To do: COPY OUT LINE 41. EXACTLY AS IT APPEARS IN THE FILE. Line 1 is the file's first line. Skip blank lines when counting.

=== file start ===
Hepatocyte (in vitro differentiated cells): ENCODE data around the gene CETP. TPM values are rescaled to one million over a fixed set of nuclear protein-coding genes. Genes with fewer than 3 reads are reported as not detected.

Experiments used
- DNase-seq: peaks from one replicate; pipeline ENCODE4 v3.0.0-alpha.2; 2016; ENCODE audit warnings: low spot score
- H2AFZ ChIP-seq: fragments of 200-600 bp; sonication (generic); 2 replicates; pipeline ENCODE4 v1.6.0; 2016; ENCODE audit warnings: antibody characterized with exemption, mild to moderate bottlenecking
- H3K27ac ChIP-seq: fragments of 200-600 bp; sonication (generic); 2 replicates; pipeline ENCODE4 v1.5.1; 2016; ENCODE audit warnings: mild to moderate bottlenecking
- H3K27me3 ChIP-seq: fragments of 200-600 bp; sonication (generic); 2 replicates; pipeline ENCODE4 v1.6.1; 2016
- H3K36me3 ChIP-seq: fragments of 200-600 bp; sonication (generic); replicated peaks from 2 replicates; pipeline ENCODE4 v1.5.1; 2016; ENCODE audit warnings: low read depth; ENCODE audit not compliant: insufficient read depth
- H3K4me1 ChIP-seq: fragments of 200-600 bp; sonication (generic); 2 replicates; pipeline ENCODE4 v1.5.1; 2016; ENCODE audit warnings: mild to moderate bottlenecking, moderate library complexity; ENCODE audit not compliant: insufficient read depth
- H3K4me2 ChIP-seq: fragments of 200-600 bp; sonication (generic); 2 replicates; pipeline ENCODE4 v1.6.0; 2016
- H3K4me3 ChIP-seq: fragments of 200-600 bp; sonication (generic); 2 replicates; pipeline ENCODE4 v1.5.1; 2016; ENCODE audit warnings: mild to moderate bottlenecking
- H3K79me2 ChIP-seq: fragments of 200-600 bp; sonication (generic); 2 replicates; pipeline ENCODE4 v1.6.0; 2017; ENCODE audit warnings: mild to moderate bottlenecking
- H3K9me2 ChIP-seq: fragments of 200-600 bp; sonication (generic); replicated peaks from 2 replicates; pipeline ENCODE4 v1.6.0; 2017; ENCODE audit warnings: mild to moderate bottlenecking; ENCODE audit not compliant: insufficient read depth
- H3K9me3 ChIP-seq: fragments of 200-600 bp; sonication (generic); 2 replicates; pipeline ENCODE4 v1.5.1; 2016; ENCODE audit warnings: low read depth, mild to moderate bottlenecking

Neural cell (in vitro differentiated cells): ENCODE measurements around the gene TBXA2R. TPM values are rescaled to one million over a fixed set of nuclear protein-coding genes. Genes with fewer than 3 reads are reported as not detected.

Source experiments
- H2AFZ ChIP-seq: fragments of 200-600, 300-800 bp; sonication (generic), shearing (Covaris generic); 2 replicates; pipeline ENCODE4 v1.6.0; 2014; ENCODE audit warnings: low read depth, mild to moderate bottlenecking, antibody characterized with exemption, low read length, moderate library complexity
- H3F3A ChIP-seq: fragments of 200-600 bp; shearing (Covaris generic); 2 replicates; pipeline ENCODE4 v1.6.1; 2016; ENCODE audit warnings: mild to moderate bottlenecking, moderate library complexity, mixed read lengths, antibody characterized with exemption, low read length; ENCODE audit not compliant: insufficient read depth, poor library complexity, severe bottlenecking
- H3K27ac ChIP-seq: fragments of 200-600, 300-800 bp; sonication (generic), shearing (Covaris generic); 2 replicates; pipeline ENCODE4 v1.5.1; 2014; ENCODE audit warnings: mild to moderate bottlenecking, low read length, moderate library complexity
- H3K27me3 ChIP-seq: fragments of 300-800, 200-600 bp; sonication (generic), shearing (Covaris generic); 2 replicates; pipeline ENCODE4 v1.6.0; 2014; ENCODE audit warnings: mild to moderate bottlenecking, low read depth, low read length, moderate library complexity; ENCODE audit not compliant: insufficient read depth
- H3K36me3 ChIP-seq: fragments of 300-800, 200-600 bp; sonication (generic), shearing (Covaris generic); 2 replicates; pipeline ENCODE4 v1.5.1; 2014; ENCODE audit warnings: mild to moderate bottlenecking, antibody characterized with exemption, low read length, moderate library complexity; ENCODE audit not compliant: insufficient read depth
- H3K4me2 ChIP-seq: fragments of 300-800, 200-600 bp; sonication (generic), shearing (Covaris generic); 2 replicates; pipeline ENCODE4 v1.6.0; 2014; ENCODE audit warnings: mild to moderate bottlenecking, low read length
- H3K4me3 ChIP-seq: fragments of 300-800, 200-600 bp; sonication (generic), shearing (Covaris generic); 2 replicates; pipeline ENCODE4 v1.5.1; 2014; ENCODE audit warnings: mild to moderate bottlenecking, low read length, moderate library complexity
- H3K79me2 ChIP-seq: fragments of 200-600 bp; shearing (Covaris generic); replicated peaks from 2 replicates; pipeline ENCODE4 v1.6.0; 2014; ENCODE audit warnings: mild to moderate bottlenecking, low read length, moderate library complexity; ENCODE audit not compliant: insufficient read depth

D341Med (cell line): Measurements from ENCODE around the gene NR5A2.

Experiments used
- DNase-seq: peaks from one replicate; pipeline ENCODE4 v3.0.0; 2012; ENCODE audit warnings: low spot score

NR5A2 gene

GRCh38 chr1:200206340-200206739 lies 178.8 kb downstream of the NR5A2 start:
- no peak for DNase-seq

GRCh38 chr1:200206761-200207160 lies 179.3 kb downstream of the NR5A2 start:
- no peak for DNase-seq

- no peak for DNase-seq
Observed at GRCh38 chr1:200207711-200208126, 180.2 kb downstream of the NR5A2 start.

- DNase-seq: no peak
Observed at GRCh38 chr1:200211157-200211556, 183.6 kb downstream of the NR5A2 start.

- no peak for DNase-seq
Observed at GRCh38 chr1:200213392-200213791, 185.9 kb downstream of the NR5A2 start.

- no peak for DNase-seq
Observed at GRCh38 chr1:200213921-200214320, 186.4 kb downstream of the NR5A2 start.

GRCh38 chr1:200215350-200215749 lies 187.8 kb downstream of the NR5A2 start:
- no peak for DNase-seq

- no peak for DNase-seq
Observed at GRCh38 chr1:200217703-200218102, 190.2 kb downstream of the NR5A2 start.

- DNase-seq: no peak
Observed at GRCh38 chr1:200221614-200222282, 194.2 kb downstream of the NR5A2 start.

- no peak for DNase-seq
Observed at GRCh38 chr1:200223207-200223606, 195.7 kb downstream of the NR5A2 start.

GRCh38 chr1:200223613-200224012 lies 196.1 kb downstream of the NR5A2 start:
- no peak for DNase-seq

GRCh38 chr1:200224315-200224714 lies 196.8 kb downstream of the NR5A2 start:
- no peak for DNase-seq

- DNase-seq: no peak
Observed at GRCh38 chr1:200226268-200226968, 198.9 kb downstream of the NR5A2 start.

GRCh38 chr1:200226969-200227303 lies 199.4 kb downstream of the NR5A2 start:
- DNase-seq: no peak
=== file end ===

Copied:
- no peak for DNase-seq